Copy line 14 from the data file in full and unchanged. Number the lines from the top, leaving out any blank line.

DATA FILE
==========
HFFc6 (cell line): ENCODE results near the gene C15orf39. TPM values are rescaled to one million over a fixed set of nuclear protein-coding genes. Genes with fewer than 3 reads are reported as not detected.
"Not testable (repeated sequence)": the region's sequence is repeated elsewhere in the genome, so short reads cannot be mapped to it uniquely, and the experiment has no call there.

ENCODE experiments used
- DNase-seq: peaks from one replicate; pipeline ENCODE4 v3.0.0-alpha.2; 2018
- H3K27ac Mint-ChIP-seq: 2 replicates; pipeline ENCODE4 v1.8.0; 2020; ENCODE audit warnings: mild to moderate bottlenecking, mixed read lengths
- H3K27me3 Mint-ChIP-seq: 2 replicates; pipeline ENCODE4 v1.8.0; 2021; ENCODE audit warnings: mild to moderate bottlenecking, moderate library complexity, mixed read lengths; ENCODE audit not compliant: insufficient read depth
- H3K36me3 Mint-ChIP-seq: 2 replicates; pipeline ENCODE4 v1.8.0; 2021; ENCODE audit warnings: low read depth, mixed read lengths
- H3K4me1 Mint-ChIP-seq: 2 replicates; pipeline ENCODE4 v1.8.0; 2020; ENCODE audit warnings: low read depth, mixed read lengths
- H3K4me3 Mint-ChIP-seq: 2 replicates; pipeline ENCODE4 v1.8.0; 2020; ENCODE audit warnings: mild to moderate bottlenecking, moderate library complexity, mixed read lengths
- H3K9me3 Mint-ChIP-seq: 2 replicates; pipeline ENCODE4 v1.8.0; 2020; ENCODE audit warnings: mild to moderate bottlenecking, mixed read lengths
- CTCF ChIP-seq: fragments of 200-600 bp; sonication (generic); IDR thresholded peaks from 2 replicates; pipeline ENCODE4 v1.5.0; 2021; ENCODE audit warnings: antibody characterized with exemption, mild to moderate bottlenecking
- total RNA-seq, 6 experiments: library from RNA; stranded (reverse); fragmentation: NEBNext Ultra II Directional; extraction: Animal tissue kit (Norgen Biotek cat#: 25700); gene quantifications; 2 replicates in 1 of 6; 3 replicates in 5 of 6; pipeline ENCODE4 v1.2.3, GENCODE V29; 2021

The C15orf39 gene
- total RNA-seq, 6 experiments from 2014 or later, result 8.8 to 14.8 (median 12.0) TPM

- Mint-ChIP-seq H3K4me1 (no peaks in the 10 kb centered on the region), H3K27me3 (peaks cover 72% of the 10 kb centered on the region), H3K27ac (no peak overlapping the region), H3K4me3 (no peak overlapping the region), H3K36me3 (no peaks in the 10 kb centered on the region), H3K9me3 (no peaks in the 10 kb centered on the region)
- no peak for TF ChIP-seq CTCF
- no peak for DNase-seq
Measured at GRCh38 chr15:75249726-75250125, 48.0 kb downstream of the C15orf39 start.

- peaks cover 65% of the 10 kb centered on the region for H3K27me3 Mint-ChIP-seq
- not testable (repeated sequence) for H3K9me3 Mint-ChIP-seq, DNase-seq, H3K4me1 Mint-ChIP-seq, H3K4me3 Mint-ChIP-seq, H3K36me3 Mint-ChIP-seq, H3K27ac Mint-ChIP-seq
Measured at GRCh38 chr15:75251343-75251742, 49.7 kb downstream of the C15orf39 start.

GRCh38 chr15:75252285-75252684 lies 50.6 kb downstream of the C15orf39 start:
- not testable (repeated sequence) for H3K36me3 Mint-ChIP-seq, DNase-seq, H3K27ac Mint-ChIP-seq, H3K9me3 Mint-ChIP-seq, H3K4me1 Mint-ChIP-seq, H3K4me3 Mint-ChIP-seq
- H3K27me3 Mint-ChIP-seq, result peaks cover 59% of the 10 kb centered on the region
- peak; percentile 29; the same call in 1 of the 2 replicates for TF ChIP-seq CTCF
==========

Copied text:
- total RNA-seq, 6 experiments from 2014 or later, result 8.8 to 14.8 (median 12.0) TPM